Letting docs decide

UnitedHealth Group will give doctors outright control over patient care, making the HMO attractive to the 8 million government employees now eligible for open enrollment.

Topics: Healthcare Reform,

Proving once again that there’s nothing quite like a legislative threat to
grease the wheels of corporate altruism, HMO giant UnitedHealth Group
earlier this week announced that it would give physicians outright control
over all patient care decisions. With federal managed-care reform
legislation looming and the economic basis for micromanaging physicians
eroding, other HMOs may soon follow suit, observers say.

“Winston Churchill said, ‘In the long run, Americans will always do the
right thing — after exploring all other alternatives.’ That is so much
the case in the American health-care system,” says Princeton University
health-care economist Uwe Reinhardt.

“Eventually these people will realize that [the pre-authorization model]
buys them ill will and costs them too much money,” he added.

United’s announcement — which came conveniently one day after the start
of the federal government’s open-enrollment period, during which 8 million
government employees will be allowed to switch their health coverage –
has resulted in a deluge of uncritical press for the HMO giant, and has
set combatants on both sides of the managed-care debate into full spin
mode, molding the news to support their widely disparate positions.

“The market has been leading and is ahead of legislation,” says Karen
Ignagni, president of the American Association of Health Plans (AAHP), the managed-care industry’s most visible trade and lobbying group.

A recent AAHP member survey largely supports Reinhardt’s predictions about the decline of pre-authorization, Ignagni adds.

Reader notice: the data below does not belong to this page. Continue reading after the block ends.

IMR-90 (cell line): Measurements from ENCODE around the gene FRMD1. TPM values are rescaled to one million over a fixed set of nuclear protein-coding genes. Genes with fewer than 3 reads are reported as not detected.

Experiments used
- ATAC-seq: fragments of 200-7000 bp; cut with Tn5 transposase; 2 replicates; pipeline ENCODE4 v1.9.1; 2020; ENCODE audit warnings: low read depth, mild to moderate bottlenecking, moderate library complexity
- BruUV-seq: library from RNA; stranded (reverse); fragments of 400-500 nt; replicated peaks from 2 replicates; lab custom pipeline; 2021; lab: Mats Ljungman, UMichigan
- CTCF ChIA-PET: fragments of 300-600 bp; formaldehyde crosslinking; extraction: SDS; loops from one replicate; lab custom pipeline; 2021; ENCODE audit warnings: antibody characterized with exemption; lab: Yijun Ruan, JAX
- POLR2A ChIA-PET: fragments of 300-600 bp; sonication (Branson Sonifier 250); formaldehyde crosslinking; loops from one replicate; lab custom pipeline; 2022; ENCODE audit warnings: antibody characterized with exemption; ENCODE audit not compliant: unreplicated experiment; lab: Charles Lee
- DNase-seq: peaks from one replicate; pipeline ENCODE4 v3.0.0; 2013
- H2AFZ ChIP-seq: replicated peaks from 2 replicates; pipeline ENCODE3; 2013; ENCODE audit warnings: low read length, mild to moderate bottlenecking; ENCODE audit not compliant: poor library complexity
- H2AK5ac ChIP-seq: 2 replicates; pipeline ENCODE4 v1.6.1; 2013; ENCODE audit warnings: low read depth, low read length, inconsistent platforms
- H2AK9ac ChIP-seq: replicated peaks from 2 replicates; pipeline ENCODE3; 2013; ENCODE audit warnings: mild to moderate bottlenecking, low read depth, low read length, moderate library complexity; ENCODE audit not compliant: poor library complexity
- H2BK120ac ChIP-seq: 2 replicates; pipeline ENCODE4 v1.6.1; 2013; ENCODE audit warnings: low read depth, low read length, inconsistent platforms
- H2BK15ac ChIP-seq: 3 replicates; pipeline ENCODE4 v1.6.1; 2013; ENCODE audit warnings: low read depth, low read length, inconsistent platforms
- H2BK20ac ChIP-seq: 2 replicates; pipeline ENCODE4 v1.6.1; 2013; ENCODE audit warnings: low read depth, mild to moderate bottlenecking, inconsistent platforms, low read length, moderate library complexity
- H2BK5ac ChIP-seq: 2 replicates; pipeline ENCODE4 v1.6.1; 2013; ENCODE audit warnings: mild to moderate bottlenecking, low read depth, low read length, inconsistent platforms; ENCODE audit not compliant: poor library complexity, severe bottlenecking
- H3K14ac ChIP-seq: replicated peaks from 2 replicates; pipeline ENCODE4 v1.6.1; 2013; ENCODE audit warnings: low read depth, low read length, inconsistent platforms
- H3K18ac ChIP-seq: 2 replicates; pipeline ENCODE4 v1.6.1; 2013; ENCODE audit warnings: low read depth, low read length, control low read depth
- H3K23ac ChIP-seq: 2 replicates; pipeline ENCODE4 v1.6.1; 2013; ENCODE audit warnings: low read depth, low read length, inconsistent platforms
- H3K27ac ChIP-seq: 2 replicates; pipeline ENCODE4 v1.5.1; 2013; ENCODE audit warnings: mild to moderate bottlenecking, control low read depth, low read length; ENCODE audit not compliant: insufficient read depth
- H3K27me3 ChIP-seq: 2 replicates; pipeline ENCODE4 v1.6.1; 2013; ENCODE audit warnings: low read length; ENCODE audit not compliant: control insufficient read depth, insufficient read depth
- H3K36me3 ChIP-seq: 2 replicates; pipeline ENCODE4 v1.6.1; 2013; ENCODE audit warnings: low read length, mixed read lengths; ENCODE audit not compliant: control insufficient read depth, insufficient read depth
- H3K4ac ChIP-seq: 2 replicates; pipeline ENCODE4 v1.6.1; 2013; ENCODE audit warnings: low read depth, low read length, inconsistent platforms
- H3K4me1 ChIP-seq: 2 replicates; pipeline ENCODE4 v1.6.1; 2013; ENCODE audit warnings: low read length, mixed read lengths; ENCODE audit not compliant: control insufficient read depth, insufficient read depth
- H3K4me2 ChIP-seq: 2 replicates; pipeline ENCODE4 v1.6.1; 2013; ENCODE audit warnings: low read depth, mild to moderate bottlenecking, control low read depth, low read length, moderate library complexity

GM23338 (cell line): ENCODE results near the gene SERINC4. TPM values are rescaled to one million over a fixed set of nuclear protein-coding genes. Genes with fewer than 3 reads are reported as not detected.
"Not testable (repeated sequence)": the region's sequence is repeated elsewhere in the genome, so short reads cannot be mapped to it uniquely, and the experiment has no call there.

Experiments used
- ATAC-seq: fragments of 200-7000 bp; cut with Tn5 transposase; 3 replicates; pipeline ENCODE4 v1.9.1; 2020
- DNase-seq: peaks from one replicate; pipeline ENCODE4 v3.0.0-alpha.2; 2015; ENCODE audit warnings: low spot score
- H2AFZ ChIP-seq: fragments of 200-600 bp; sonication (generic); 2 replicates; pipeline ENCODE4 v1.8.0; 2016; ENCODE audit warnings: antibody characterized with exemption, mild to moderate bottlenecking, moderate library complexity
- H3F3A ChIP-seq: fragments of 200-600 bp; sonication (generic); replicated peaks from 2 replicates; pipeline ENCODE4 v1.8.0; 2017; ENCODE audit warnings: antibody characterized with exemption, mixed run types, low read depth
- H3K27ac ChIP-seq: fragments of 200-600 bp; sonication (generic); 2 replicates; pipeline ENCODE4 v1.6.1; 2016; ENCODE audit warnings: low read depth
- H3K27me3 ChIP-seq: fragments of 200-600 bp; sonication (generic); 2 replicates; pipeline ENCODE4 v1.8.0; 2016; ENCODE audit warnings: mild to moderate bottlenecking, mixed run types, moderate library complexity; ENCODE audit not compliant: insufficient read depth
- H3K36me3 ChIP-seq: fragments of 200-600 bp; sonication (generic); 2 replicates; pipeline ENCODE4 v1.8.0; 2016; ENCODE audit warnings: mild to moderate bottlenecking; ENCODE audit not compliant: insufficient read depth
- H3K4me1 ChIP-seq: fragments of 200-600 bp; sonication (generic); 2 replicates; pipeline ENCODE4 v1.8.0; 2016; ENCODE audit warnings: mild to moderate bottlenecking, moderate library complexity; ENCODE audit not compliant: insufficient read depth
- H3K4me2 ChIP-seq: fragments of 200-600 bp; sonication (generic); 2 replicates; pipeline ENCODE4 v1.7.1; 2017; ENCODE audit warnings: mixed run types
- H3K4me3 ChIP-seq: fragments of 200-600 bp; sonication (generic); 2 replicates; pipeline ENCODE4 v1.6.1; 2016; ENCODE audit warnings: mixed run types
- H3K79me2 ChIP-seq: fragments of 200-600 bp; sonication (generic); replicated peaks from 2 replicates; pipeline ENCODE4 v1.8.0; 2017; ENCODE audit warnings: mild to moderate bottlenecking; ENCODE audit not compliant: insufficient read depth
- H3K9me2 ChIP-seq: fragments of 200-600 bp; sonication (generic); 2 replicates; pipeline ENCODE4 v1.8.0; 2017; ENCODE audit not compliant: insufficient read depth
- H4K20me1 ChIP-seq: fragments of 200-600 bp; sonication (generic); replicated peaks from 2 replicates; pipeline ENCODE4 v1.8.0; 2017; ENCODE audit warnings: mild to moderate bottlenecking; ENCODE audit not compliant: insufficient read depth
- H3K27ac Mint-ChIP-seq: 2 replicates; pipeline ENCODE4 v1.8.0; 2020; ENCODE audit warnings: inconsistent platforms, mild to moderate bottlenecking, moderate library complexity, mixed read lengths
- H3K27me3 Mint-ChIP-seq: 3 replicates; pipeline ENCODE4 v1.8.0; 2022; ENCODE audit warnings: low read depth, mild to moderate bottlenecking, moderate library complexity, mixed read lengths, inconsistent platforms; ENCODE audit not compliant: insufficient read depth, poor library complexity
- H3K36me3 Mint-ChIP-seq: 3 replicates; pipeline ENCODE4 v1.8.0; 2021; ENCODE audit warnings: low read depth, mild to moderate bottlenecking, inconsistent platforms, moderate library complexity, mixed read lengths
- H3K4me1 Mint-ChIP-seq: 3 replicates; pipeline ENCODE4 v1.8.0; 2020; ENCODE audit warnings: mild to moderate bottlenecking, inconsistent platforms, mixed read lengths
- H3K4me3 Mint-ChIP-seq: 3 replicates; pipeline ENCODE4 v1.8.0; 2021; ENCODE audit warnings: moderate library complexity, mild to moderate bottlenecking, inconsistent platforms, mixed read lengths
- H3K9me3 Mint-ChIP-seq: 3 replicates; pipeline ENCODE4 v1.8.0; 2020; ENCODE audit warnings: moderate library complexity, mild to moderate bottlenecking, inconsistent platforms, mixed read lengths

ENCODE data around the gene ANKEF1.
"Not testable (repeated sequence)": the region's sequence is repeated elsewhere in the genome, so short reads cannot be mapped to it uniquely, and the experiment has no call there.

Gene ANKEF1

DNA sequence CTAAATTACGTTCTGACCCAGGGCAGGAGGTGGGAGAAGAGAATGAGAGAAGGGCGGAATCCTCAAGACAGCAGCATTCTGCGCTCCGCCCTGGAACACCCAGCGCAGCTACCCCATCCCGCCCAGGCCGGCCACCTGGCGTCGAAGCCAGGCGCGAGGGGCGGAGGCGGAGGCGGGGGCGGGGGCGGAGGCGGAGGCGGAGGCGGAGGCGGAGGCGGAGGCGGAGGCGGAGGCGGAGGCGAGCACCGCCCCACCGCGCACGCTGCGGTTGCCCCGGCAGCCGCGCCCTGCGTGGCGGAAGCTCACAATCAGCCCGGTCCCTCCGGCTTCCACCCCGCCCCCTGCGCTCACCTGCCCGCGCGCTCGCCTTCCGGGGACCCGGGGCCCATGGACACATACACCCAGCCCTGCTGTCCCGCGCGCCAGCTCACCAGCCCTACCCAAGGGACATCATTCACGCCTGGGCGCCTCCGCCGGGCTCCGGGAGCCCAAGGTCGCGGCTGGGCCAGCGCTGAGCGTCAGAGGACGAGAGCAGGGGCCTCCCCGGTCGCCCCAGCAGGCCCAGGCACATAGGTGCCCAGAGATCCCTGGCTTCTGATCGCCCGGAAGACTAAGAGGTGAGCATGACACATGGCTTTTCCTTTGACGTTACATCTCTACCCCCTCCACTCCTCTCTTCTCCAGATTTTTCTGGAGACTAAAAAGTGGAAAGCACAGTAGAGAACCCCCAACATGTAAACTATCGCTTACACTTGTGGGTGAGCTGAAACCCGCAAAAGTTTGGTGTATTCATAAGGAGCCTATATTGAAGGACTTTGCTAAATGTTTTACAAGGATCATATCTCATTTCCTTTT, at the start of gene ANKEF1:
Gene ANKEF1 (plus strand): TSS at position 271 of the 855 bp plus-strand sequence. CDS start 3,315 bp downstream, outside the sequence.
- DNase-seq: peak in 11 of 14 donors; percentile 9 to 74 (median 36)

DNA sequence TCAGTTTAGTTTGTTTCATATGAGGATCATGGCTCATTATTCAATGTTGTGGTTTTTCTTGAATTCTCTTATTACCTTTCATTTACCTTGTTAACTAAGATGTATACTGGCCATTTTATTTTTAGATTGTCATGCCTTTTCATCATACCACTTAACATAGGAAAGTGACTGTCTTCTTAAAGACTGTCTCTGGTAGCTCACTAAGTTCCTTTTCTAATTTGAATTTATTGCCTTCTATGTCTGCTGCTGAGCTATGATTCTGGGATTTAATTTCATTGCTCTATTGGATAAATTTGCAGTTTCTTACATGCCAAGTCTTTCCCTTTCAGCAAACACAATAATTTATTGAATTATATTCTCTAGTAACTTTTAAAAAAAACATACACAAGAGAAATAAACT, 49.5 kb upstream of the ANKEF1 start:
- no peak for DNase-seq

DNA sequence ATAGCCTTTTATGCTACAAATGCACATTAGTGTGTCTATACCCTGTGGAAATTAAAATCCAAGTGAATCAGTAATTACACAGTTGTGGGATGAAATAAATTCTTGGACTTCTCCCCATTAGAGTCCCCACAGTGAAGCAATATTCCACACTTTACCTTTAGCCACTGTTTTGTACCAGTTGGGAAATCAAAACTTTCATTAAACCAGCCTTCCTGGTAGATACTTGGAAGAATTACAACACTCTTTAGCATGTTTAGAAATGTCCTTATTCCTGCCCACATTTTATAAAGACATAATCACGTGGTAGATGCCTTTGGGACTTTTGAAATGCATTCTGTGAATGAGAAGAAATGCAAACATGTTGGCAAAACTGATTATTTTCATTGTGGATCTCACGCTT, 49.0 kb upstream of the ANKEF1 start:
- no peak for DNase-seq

While “it’s not going to be a one-size-fits-all” approach, “a number of
plans are going to reduce their procedure-by-procedure” involvement with
physician decision-making, Ignagni says, citing preliminary findings of
the survey.

The survey, which Ignagni says was initiated long before United’s
announcement, polled a number of HMOs on the subject of pre-authorization.
Full results of the survey will be released in the next few months.

Advocates of managed-care reform have a different take on the United
decision.

“The other side has given up tremendous ground and we are winning,” says John Stone, a staffer for Rep. Charlie Norwood, R-Ga. “The other side would
say: ‘See, the managed-care industry is coming around through free market
means.’”

But, Stone warns, “as soon as we announce that the conference report is
dead, [United] can turn around and reverse [its policy].”

Norwood was the principal author of the Norwood-Dingell “Patients’ Bill of
Rights” legislation that passed the House of Representatives 275-151 last
month. That bill is set to go to conference with a more lenient Senate
managed-care-reform package.

The passage of the Norwood-Dingell bill — which, among other things,
would give patients the right to sue managed-care companies that deny them
access to care — played a “very large role” in United’s decision, Stone
contends.

“Because of their decision, United, under the Norwood-Dingell bill, would
remain entirely shielded from all litigation,” Stone says.

The ironic thing in all of this is that United and other health plans may
actually save money by scrapping their controversial pre-authorization
measures, Reinhardt says. “If you supervise every doctor’s [decisions] but
turn down only 1 percent of their proposed treatments, then obviously you
are losing money.”

Ignagni confirms that the average HMO approves 97 percent of all physician
treatment recommendations. At the same time, managed-care companies
maintain huge staffs to evaluate those recommendations.

“They [United] have seen in their records [that they were spending] $100
million a year to deny $20 million a year worth of coverage,” Stone
asserts.

Far less expensive than pre-authorization is the “profiling” method that
is being adopted by United, Reinhardt says. Under a profiling approach, a
health plan gives physicians more or less free rein to make care
decisions and then examines those decisions at intervals to identify
physicians who don’t hold to accepted care practices.

“If a physician … winds up being a very heavy prescriber of an expensive
antibiotic or orders a lot of MRIs, then that physician will be taken
aside” and spoken with, Reinhardt says. “It’s much cheaper to do and just
as effective.”

United representatives could not be reached for comment.

David McGuire is a reporter in Washington.

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